The following market analysis was prepared for LeapRate by Ramy Abouzaid, ATFX (AE) Head of Market Research.
Despite the significant spike of the inflation rate across the 19 economies of eurozone, which reached a six-month high last month – the European Central Bank is still far from reaching its range of 2% inflation rate needed to reflect how healthy the economic landscape really is.
The main reason behind all the fuss of the 2% rate, is to maintain price stability in the euro area as a whole. Maybe we’re not there yet, but it might seem that we’re heading towards the right direction. Latter reports of CPI in Euro Zone countries, show a steady growth since October. In the past 3 months, the inflation increased respectively from 0.7% to 1% reaching its peak in December with a 1.3% rate. One thing to keep in mind while reading the chart below; the recent inflation rates are directly influenced by the increase money supply, a policy applied by the ECB through quantitative easing to give an artificially boost to the economy.
So, the CPI are showing improvement but still below target – what should we conclude from that, you may ask?
Well, the markets are eagerly waiting for any statement, slip, hint, or really anything from the ECB officials to come up with assumptions. According to Yves Mersch, ECB’s governing council member, the final reports are showing good signs of stabilization, and his body language showed confidence – if you’re into reading behavioral signals. He also went to proudly stating that they “were proven right to have accommodative policies” and that “other policy areas need to kick in to help the ECB”. Being on the conservative side for too long, Mersch new laidback attitude could help the markets feeling more revealed towards reaching inflation target.
But, should we really just count on Mersch rare good mood?
It is definitely too early to conclude whether the eurozone economic slowdown has reached its end. Especially when another ECB governing council member doesn’t share Mersch enthusiasm. For Robert Holzmann, even if the rates are getting better, as long as the target isn’t reached “negative rates will send the wrong signal” –and he might be right. Markets do dance to signal rhythms. Holzmann worry is also backed by the fear of a possible negative impact on the long term, on “productivity, banks and financial stability”.
Maybe it is better to leave them arguing until this week’s ECB meeting, and switch our focus to other significant indicators.
According to primary reports from the German Federal Statistical Office, Germany’s GDP witnessed an up stretch of 0.6% in 2019 compared to previous year. Even though the growth has been steady in the German economy for ten years in a row now – longest period of continuous economic growth in Germany – but it has definitely reached a slower tempo in 2019. We can have a better understanding of that, if we compare last year’s growth to its previous two years (GDP for 2017 grew by 2.5%, and in 2018 grew to 1.5%).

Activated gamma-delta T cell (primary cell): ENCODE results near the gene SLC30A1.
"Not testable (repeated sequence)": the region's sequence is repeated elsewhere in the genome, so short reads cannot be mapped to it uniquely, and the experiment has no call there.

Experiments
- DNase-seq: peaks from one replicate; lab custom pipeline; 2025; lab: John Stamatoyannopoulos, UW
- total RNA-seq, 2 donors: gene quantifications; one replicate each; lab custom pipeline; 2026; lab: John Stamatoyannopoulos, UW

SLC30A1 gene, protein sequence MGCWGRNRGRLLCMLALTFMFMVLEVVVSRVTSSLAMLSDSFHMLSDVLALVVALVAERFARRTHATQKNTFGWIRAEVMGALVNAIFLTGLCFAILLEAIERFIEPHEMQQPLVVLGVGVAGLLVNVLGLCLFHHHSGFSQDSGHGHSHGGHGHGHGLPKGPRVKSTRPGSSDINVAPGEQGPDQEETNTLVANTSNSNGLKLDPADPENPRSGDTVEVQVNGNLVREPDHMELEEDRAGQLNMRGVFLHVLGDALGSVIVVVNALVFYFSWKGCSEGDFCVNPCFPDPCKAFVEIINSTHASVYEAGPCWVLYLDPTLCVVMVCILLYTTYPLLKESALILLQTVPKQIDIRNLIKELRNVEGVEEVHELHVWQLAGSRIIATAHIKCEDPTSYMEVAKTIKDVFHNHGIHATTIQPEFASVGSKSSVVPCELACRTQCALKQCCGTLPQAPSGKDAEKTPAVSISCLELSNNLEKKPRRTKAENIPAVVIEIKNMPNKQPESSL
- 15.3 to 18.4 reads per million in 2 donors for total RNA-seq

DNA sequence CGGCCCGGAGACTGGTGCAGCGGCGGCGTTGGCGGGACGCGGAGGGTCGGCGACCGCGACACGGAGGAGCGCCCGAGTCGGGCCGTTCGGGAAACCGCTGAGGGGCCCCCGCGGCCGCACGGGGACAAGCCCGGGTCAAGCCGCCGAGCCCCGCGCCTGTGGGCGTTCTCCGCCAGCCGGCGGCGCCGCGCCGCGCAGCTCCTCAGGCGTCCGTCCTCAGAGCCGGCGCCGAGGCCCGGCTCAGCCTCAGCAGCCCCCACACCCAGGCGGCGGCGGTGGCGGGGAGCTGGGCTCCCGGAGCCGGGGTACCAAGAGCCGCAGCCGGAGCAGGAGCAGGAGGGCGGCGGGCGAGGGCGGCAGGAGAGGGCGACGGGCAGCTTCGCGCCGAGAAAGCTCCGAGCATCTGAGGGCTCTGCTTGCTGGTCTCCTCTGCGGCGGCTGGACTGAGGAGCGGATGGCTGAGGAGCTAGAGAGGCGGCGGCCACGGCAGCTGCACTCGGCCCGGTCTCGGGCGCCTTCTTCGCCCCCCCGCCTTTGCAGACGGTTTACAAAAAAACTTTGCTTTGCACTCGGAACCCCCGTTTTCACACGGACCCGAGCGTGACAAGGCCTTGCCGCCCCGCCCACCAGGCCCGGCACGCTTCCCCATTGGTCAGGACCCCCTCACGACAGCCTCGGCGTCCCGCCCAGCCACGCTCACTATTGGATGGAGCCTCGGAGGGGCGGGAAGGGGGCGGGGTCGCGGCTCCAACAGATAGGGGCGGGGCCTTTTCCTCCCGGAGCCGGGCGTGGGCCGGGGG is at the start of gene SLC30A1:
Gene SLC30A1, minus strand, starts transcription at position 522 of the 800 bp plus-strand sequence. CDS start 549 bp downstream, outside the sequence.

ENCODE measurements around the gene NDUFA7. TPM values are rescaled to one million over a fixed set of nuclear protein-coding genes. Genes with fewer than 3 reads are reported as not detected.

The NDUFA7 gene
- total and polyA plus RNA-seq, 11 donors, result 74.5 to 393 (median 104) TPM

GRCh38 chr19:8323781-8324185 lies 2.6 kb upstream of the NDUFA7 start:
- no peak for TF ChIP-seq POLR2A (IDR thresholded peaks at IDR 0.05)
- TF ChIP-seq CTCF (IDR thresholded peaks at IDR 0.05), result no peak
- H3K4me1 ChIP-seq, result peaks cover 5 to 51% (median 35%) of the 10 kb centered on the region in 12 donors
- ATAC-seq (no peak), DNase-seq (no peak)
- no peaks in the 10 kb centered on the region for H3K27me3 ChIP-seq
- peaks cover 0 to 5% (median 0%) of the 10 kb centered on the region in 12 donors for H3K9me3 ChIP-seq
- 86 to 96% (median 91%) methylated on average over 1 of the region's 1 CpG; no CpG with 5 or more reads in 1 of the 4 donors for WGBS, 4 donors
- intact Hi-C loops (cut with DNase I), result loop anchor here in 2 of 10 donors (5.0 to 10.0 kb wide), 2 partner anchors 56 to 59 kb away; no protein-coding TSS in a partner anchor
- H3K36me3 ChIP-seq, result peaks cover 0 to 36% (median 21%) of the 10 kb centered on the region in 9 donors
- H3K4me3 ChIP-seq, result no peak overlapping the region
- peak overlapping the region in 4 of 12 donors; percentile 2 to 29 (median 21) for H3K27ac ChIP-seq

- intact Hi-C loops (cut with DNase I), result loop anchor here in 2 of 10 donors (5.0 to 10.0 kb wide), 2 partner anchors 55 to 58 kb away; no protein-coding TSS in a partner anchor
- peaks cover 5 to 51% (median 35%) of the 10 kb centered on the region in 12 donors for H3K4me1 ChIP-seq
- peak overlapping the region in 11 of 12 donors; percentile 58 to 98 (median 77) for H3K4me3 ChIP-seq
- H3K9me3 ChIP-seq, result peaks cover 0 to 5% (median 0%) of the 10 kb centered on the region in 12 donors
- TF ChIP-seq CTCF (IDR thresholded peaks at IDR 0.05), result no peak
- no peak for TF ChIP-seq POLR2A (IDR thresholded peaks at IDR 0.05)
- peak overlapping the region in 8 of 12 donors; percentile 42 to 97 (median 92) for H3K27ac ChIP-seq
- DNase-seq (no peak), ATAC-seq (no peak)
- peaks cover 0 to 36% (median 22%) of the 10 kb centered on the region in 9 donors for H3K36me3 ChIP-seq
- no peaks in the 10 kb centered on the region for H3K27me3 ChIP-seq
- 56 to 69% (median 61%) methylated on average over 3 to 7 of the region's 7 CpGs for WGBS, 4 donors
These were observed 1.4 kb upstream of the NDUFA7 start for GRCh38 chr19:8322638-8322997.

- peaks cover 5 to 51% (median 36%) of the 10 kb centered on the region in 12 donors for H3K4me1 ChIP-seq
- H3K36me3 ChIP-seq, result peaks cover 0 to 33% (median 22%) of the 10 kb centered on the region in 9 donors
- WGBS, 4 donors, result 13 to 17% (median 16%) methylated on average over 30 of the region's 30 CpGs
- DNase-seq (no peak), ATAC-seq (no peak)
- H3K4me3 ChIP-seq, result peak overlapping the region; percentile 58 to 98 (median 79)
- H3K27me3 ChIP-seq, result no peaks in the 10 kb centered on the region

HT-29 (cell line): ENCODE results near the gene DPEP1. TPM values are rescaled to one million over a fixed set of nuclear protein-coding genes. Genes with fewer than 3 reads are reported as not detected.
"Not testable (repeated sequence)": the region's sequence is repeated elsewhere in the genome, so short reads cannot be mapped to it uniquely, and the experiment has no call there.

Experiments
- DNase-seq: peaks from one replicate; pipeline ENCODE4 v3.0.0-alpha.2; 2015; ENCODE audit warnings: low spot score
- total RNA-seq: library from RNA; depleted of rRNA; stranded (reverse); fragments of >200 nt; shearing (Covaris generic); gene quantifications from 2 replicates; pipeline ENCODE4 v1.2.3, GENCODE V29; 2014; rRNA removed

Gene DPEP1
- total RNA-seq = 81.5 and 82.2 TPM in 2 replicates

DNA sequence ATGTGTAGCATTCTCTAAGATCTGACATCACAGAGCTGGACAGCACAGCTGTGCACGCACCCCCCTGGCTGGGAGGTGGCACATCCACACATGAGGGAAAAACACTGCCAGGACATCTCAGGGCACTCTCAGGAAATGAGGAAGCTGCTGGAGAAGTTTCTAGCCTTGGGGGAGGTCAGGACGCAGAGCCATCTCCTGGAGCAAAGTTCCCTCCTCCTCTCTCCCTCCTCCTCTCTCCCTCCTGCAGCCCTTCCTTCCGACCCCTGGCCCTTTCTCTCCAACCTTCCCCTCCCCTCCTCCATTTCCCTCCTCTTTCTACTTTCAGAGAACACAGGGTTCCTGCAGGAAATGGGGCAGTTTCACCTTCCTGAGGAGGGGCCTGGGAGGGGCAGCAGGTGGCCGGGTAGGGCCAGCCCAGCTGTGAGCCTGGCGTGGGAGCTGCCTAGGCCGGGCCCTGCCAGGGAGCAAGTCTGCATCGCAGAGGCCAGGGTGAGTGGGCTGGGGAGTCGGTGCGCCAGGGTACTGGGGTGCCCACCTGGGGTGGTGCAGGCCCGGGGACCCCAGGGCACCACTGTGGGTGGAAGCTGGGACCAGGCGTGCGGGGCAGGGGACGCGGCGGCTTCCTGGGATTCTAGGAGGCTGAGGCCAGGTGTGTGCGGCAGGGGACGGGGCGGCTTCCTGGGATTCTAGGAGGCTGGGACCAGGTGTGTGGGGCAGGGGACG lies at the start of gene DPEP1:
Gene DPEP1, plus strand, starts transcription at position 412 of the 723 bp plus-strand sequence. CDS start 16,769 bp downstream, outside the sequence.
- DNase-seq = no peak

Nothing seems too worrying, but most European economies do remain under pressure. Besides, final inflation rate doesn’t necessarily say the whole truth. A breakdown of main components in the inflation reports could be more important indicators for the ECB. For example, the main player in last month’s report results was energy price inflation, which went from -3.2% in November to 0.2% in December. Since non-energy industrial goods are directly connected to the state of global economy, the ECB should be keeping an eye on that.
For now, the main “gossips” in the markets are talking about a readjusted inflation target. A strategy that might help removing pressure from adapting tightening policy. Another scenario would be extending quantitate easing for a bit longer; a strategy that could serve the markets for the upcoming months, in hope that the economy can get itself together, act like a grownup for a change and leave the parents garage for good.
In any case, our expectations for the impact of this meeting on the euro will likely be instantaneous. However, If the ECB’s headed by Lagarde, adopted a different unexpected action, would it be a pleasant surprise for the markets or not? We can only wait and see.
What ECB Dove and Hawk members chart?
In general, “Hawk” are members inclined to tighten monetary policy to reduce inflation and accelerate growth while “Dove” members tending towards easing monetary policy to support growth and inflation.
Note – We have built this evaluation of the ECB Dove and Hawk members based on published members statements, interviews and recent voting in the monetary policy meetings, but it must be noted that all views here are self-evaluating – and that very few “Centralists” bank members explicitly describe themselves as Hawk or as Doves. Our opinions may differ from the views of others. It should also be noted that some members tend to historically stick to one side, while others tend to be more flexible in their decisions, shifting from one side to another.